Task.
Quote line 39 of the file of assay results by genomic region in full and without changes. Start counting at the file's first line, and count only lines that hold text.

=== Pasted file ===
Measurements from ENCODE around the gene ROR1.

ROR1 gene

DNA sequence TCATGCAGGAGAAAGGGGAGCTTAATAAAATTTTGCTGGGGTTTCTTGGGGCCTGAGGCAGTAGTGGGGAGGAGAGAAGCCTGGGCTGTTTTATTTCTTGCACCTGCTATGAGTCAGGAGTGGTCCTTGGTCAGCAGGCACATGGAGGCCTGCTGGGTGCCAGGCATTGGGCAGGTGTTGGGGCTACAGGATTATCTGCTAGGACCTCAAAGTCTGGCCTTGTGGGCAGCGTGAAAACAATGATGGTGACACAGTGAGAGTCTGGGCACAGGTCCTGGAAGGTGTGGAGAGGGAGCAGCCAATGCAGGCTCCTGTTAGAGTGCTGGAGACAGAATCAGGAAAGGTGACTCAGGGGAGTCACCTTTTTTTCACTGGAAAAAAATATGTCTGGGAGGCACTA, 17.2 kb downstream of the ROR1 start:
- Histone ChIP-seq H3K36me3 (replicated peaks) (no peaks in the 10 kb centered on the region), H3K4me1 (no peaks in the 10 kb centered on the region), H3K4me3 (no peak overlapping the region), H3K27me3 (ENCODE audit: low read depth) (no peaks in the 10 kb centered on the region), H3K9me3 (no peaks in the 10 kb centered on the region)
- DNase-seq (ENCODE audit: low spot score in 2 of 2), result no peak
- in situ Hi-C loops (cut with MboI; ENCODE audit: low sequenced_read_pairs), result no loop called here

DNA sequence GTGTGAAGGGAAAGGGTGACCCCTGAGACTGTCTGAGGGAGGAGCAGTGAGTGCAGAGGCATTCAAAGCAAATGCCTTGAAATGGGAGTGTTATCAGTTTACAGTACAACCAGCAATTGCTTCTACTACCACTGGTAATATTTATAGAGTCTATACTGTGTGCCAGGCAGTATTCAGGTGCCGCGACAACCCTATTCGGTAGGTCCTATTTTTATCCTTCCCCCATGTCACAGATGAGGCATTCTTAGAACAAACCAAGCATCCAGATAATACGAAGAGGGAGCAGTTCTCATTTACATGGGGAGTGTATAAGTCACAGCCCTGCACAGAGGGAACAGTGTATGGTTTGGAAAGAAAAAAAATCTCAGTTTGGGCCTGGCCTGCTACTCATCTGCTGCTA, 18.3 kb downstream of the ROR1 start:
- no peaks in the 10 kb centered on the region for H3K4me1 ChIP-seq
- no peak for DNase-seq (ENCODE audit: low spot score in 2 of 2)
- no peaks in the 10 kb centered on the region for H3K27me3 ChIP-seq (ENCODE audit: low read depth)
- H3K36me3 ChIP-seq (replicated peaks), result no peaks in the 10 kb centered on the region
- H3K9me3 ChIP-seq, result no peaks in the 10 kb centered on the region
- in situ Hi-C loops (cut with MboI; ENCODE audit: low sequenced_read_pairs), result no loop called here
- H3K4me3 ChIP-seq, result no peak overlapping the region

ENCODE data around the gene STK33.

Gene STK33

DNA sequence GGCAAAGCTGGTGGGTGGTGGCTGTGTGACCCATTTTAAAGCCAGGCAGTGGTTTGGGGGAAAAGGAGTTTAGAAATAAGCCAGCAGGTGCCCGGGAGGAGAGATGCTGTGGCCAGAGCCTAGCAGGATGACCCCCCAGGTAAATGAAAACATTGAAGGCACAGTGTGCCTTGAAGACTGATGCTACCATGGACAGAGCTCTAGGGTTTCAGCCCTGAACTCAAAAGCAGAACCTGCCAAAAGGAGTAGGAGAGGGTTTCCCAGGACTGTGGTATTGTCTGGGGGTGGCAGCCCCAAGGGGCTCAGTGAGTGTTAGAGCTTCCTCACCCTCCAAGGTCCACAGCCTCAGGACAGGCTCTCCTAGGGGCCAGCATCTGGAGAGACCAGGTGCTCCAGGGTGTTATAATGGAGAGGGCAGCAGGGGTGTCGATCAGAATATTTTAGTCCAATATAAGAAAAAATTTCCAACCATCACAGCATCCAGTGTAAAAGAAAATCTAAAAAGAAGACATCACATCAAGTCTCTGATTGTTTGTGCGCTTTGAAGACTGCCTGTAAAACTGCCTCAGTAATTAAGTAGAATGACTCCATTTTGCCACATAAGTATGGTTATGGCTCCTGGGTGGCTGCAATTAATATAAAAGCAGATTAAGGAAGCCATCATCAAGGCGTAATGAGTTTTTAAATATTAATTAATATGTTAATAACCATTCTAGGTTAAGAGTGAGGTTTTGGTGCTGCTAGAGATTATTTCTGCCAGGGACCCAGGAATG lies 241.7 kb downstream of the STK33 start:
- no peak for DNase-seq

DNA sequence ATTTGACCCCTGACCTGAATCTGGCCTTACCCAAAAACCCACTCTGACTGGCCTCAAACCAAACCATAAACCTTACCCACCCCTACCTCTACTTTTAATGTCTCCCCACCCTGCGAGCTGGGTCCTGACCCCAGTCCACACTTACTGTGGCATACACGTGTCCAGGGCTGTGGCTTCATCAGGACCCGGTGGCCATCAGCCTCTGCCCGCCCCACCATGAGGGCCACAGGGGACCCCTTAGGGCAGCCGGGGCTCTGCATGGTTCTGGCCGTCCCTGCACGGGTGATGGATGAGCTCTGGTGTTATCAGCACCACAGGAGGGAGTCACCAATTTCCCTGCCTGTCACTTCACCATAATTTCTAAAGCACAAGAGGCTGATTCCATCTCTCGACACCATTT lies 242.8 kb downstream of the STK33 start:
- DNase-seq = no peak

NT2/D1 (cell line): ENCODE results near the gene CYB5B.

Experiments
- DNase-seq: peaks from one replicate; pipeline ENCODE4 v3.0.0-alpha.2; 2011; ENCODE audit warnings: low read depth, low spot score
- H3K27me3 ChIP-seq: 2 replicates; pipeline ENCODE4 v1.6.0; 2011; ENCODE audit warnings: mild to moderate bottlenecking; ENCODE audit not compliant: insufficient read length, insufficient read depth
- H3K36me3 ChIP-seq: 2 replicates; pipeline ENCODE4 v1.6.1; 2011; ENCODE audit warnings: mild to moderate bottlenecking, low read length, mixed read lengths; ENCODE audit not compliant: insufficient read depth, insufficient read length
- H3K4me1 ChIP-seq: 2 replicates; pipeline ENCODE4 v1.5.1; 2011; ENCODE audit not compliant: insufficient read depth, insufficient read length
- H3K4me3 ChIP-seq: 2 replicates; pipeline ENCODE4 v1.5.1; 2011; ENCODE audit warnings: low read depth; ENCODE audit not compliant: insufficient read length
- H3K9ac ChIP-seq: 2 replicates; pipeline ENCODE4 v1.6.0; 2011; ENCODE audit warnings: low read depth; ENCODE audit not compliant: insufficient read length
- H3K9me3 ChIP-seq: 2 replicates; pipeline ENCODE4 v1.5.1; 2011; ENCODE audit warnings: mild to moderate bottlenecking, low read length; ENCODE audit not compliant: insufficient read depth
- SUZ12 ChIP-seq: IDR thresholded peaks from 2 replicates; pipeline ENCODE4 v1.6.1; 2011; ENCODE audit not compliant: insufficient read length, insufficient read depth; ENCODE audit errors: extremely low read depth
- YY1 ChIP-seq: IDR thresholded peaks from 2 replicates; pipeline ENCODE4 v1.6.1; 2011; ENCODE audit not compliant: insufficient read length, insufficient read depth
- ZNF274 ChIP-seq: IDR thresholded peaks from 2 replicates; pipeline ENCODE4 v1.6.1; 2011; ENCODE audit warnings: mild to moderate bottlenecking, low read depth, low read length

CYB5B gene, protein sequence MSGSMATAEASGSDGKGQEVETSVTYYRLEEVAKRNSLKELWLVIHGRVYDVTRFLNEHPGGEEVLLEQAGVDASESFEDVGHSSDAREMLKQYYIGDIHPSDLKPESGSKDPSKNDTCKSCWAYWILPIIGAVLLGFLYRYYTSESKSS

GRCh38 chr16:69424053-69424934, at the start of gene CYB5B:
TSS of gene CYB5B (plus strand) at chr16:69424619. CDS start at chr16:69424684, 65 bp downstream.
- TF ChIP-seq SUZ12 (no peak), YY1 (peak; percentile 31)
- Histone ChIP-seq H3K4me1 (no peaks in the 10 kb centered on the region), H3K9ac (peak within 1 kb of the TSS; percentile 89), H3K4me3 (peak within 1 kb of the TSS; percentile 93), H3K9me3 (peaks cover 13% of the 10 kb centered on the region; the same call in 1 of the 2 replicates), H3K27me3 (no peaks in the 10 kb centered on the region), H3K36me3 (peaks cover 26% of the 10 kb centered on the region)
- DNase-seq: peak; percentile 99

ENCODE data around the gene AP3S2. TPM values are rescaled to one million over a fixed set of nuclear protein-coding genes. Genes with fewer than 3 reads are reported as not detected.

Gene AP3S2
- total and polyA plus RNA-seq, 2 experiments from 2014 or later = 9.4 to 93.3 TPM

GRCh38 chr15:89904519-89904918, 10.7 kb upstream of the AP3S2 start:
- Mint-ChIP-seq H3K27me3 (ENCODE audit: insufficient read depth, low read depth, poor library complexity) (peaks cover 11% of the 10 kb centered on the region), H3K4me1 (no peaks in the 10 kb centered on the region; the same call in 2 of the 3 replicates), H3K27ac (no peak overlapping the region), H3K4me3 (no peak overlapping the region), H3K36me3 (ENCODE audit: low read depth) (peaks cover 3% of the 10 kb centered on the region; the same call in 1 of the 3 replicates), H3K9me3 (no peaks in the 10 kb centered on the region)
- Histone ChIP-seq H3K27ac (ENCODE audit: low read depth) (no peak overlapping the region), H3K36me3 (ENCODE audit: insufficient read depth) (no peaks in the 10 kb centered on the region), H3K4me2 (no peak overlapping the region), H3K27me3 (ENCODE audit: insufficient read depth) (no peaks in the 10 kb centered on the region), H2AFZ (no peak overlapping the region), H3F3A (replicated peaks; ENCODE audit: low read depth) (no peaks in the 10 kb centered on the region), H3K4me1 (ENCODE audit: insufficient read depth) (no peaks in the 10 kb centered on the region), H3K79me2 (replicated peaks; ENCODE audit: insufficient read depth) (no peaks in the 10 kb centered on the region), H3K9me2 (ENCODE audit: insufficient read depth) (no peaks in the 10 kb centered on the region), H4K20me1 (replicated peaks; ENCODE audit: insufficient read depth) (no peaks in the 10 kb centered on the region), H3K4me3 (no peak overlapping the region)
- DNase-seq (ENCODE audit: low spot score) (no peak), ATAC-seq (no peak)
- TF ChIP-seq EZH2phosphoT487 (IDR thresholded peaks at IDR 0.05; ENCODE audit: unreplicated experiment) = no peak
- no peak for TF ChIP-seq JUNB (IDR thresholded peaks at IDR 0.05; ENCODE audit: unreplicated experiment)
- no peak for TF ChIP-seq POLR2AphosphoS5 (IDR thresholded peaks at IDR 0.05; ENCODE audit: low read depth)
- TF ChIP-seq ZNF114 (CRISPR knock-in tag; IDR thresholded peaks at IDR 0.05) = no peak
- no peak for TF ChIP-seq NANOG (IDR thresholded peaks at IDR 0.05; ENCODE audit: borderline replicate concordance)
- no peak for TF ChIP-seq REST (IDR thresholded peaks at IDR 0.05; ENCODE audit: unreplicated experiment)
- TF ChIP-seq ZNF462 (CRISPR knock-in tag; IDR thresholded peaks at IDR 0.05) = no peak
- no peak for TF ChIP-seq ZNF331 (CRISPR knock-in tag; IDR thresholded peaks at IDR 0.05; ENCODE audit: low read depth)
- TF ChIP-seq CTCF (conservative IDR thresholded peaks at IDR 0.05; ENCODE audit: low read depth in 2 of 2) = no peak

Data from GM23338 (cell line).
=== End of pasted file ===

ENCODE data around the gene AP3S2. TPM values are rescaled to one million over a fixed set of nuclear protein-coding genes. Genes with fewer than 3 reads are reported as not detected.